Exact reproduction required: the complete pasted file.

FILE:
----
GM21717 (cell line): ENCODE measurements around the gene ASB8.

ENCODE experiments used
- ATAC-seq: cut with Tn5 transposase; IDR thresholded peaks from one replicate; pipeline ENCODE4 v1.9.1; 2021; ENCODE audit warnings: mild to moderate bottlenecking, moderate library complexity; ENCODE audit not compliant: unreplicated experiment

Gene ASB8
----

GM21717 (cell line): ENCODE measurements around the gene ASB8.

ENCODE experiments used
- ATAC-seq: cut with Tn5 transposase; IDR thresholded peaks from one replicate; pipeline ENCODE4 v1.9.1; 2021; ENCODE audit warnings: mild to moderate bottlenecking, moderate library complexity; ENCODE audit not compliant: unreplicated experiment

Gene ASB8